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Welcome to the Equestrian Outreach Dressage PageMichael Poulin Photo

Horse Training Disciplines - Dressage

Information and background about Dressage, an Olympic Equestrian Riding Sport

(Photo- Michael Poulin - Olympic Dressage Medal Winner, Instructor & Trainer)

Dressage is a French term, loosley defined as "The Way or Training". Dressage is the oldest equestrian sport, dating back to the Renaissance and having its foundation in classical Greek horsemanship. Dressage was originally used to train horses for use in 16th and 17th century warfare. During this "golden age"horses were a vital combination of transport and weaponry. They carried supplies, weapons and fighters: they could also be trained for use on the battlefield, where warriors on horseback were much more effective than those on foot. They were that periods equivalent of "High Tech" weaponry. Dressage horses and riders learn a variety of movements based on those once used for war: movements designed to protect the rider while allowing him to fight with a sword; movements to evade the enemy, to circle, back and stop, and the most famous and ballet-like moves called Haute Ecole (High School) or airs above ground. Dressage today now functions as two seperate disiplines

The riding discipline of Dressage is unlike all other riding disciplines in that its foundation are the teachings of Xenophon (c.430—c.350 BCE) A Third & Fourth Century Greek General and student of the classical Greek Athenian philosopher Socrates. He wrote the seminal book equestrian, "The Art of Horsemanship". This book and the use of behaviorial based communication cues are the basis of what is generally refered to as "Classic Riding" from which dressage was derived. The United States Dressage Federation oversees the rules and standards for competitions, which are held at all levels of training. Riders and horses that are just learning dressage compete in smaller events until they gain expertise, at which time they advance in the competitions. Events are called tests, where riders and horses execute a pattern of movements, on which they are judged. The individual movements of each pattern are scored from zero to ten. Grand Prix and the Summer Olympics games are the highest expressions of dressage competition.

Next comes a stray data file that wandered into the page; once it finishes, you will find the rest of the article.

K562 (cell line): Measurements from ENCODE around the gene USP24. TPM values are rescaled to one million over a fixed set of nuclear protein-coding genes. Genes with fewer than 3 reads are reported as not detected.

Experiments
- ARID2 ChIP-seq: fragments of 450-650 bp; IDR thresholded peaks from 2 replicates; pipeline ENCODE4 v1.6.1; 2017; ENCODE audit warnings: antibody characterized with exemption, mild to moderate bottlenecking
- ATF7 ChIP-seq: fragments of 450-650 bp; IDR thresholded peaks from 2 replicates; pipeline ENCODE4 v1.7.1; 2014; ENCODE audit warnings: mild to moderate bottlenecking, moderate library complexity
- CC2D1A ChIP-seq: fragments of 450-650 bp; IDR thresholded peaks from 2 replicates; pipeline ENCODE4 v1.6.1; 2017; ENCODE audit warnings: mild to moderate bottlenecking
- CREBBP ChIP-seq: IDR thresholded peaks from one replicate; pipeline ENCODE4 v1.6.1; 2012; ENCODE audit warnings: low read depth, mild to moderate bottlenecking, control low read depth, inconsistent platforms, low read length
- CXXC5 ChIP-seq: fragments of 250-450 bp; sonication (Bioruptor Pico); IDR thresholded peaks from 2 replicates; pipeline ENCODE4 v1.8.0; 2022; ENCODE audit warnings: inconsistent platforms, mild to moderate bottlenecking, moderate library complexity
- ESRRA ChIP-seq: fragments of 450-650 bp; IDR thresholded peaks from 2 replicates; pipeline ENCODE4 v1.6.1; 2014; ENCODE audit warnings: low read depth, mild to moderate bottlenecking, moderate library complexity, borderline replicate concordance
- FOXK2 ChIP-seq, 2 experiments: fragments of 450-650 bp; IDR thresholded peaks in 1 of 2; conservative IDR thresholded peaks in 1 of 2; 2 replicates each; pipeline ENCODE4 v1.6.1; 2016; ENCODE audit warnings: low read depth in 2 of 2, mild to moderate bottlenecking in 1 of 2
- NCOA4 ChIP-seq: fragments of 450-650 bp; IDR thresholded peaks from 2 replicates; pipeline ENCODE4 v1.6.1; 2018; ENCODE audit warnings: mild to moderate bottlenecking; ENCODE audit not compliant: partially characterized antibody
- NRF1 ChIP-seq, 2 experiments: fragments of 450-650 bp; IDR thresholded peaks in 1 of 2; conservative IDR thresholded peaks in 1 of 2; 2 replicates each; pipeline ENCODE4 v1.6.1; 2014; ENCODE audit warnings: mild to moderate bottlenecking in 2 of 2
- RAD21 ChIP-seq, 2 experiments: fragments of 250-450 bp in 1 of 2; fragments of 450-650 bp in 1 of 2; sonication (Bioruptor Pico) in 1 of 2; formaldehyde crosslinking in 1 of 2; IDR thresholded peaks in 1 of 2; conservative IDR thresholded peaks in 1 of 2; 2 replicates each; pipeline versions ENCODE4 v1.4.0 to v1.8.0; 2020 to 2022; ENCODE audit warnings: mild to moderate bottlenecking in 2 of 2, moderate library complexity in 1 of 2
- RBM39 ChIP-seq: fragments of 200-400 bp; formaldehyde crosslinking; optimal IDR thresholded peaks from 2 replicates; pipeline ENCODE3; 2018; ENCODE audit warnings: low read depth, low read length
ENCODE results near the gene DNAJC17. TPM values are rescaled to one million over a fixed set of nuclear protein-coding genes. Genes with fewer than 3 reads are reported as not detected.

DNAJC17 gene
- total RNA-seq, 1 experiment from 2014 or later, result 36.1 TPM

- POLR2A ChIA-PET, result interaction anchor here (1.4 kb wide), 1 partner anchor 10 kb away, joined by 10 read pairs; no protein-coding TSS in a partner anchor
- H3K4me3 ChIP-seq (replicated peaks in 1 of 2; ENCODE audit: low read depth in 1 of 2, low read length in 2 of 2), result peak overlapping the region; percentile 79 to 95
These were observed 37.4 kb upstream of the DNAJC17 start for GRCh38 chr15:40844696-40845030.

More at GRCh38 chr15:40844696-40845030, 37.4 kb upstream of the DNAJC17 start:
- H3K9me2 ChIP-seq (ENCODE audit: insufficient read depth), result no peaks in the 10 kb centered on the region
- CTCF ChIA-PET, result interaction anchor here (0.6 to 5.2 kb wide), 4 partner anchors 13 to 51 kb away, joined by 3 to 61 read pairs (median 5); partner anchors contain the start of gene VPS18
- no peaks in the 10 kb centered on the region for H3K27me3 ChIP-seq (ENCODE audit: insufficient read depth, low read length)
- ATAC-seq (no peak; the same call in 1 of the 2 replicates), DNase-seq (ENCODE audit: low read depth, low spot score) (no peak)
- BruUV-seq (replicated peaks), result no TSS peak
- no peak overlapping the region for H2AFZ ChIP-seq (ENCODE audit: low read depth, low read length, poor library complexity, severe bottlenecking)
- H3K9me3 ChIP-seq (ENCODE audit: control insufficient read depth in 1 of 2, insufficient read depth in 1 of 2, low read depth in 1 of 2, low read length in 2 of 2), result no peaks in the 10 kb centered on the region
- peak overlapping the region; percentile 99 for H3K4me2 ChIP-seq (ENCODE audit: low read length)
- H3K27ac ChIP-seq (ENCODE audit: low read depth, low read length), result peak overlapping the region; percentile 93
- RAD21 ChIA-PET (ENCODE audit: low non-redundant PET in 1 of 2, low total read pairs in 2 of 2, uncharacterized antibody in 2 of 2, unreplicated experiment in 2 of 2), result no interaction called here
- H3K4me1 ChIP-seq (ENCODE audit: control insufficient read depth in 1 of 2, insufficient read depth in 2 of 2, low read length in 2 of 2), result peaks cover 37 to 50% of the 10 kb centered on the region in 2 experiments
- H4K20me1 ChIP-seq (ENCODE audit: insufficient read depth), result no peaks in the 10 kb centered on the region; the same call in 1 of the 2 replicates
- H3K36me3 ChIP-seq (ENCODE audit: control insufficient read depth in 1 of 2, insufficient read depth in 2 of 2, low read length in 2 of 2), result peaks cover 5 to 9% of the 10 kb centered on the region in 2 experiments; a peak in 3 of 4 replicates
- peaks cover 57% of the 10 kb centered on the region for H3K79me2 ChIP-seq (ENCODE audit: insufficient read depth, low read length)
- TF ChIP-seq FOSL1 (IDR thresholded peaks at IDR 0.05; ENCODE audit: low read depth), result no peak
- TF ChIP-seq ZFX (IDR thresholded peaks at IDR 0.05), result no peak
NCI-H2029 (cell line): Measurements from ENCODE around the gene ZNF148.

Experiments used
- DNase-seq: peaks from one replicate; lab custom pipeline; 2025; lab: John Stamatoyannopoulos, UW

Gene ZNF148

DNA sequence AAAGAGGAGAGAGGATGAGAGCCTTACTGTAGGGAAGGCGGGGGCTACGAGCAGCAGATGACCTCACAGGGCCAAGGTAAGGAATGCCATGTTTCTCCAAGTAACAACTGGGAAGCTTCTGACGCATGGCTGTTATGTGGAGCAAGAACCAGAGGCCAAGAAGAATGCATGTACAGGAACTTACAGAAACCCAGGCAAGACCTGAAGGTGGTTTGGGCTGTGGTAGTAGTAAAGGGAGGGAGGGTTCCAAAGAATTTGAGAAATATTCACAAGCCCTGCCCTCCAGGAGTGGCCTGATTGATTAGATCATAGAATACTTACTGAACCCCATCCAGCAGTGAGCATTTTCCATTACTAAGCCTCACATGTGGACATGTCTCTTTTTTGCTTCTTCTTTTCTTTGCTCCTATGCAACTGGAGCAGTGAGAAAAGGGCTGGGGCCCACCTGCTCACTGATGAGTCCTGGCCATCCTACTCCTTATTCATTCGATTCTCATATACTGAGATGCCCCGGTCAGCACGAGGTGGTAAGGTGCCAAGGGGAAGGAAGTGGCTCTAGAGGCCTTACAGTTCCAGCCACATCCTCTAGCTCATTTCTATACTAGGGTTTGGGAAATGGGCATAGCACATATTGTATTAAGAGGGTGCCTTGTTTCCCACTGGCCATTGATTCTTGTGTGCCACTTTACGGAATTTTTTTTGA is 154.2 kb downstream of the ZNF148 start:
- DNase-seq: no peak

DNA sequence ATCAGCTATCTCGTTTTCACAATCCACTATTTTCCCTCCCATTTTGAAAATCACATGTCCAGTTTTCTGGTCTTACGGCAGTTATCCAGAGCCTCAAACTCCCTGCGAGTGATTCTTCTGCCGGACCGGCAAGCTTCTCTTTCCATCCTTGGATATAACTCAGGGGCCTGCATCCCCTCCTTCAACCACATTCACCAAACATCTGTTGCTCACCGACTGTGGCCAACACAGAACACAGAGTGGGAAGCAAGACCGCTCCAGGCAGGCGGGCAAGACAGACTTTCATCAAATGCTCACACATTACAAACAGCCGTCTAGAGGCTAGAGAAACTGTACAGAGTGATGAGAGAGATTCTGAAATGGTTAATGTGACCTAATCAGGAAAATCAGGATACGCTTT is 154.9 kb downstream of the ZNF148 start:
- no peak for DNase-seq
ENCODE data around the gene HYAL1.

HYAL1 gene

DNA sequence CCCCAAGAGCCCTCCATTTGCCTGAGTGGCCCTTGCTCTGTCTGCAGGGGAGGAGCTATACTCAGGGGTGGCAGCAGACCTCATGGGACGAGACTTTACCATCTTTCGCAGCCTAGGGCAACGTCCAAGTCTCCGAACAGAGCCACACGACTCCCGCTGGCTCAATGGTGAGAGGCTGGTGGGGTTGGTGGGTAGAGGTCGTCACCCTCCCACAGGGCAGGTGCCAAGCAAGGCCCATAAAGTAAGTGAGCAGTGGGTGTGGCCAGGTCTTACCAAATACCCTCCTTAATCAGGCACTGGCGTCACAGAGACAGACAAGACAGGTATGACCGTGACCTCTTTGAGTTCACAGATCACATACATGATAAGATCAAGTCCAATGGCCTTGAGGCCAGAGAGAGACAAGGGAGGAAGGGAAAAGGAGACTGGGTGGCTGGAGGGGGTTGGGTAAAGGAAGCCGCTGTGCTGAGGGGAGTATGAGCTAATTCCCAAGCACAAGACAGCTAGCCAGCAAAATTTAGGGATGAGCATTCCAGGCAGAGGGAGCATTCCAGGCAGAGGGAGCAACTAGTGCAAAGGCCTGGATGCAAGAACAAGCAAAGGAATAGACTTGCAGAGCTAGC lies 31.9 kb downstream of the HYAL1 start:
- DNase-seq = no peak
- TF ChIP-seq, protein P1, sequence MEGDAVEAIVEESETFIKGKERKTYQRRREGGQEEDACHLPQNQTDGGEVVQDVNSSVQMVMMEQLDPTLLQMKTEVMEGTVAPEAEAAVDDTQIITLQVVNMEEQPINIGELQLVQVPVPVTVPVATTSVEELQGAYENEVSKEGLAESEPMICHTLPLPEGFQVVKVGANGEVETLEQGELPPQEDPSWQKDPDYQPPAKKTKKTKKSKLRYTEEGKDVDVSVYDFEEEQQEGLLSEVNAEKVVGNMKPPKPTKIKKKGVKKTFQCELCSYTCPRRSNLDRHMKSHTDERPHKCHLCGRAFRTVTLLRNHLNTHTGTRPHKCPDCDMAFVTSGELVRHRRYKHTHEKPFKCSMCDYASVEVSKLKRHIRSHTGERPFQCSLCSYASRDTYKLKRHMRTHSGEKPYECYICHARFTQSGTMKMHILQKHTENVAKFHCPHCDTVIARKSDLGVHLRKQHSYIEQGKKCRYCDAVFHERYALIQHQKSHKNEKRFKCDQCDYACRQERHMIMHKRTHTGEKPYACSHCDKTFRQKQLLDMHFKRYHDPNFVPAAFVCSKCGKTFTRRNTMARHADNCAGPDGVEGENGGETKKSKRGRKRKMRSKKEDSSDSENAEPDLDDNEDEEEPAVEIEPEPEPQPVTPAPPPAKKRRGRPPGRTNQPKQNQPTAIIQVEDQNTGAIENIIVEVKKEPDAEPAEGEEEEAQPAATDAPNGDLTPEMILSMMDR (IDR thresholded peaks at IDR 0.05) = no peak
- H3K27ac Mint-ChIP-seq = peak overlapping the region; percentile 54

The arena layout is rectangular and must fulfill not only specific size requirements, but also has markers that determine where horses will perform particular movements. There are two sizes of arena: a smaller (ring size of 60 X 20 feet or 18.30 meters x 6.10 meters) one in which lower levels of dressage are performed, and a standard size (with dimensions of 60 X 40 feet or 18.30 meters x 12.20 meters) in which all other events take place. You can find information and diagrams of marked arenas by clicking here.

Warmbloods are most often used for dressage but all breeds are allowed to compete, so you may find the Finnhorse, Friesians, Arabians, Andalusians, Morgans and Lusitanos, all compete in these events. Gaited horses can be also be trained in dressage as well. (For additional information on horse breeds please click here)

Lower levels of dressage can be worked walking or trotting, so beginning riders can study dressage. As the riders and horses learn, they compete in more and more advanced tests. The background of a dressage instructor should include completing high level tests, dressage horse training and years of working with students. Dressage is great training for horses and riders, calling for discipline and communication between horse and rider. Part of the magical beauty of dressage is the subtle communication between rider and horse to perform ballet like movements with athleticism, grace and precision..

Classical dressage, a high art form; is taught worldwide including historic riding schools like the Cadre Noir in France and the Spanish Riding School in Austria (Home of the world famous Lipizanners. Traditional bullfighting in Portugal and Spain also use dressage training. With its emphasis on traditional forms and artistic movement, it's no surprise that dressage isn't performed by riders wearing jeans: a long frock coat called the Shad belly, pants (Breeches), white shirt, and stock tie, one of several approved hats, and gloves, are worn. (Click here for more information about Classic (English / Dressage) riding attire)

Dressage tests may also include a freestyle section, where horse and rider perform their own patterns set to music. In driving competitions, there are often dressage components where the horses perform particular dressage movements without being mounted. In this interesting version of dressage, there are usually several horses, which have to work together smoothly with seemingly little effort on the part of the horses or the drivers.

There are a number of terms used in dressage, and it takes time to learn them all. Each particular movement has a name; there are also agreed-upon terms for the dressage training scale, which codify the way the horses should move and the style they demonstrate. Rhythm and regularity, relaxation, contact, impulsion and collection are qualities horses are judged on in dressage competitions.